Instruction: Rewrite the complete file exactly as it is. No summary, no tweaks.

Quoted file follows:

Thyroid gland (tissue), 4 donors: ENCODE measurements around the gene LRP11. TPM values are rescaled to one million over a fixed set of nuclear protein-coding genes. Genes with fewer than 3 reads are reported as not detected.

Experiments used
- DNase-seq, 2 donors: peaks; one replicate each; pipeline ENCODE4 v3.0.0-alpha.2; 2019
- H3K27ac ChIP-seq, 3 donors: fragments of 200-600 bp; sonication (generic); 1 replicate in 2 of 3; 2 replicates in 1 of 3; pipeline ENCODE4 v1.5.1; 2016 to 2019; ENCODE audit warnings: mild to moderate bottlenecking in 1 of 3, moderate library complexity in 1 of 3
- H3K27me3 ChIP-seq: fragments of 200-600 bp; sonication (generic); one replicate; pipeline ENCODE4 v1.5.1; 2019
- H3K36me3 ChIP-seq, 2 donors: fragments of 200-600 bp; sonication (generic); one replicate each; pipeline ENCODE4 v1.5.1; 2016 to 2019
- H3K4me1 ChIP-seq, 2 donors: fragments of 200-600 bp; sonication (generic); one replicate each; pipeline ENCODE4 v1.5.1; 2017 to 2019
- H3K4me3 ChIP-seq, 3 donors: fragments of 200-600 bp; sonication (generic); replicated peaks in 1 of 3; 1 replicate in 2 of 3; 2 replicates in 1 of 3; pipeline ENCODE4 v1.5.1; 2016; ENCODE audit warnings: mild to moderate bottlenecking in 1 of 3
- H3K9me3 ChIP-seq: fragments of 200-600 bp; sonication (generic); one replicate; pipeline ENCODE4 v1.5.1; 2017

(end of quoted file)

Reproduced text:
Thyroid gland (tissue), 4 donors: ENCODE measurements around the gene LRP11. TPM values are rescaled to one million over a fixed set of nuclear protein-coding genes. Genes with fewer than 3 reads are reported as not detected.

Experiments used
- DNase-seq, 2 donors: peaks; one replicate each; pipeline ENCODE4 v3.0.0-alpha.2; 2019
- H3K27ac ChIP-seq, 3 donors: fragments of 200-600 bp; sonication (generic); 1 replicate in 2 of 3; 2 replicates in 1 of 3; pipeline ENCODE4 v1.5.1; 2016 to 2019; ENCODE audit warnings: mild to moderate bottlenecking in 1 of 3, moderate library complexity in 1 of 3
- H3K27me3 ChIP-seq: fragments of 200-600 bp; sonication (generic); one replicate; pipeline ENCODE4 v1.5.1; 2019
- H3K36me3 ChIP-seq, 2 donors: fragments of 200-600 bp; sonication (generic); one replicate each; pipeline ENCODE4 v1.5.1; 2016 to 2019
- H3K4me1 ChIP-seq, 2 donors: fragments of 200-600 bp; sonication (generic); one replicate each; pipeline ENCODE4 v1.5.1; 2017 to 2019
- H3K4me3 ChIP-seq, 3 donors: fragments of 200-600 bp; sonication (generic); replicated peaks in 1 of 3; 1 replicate in 2 of 3; 2 replicates in 1 of 3; pipeline ENCODE4 v1.5.1; 2016; ENCODE audit warnings: mild to moderate bottlenecking in 1 of 3
- H3K9me3 ChIP-seq: fragments of 200-600 bp; sonication (generic); one replicate; pipeline ENCODE4 v1.5.1; 2017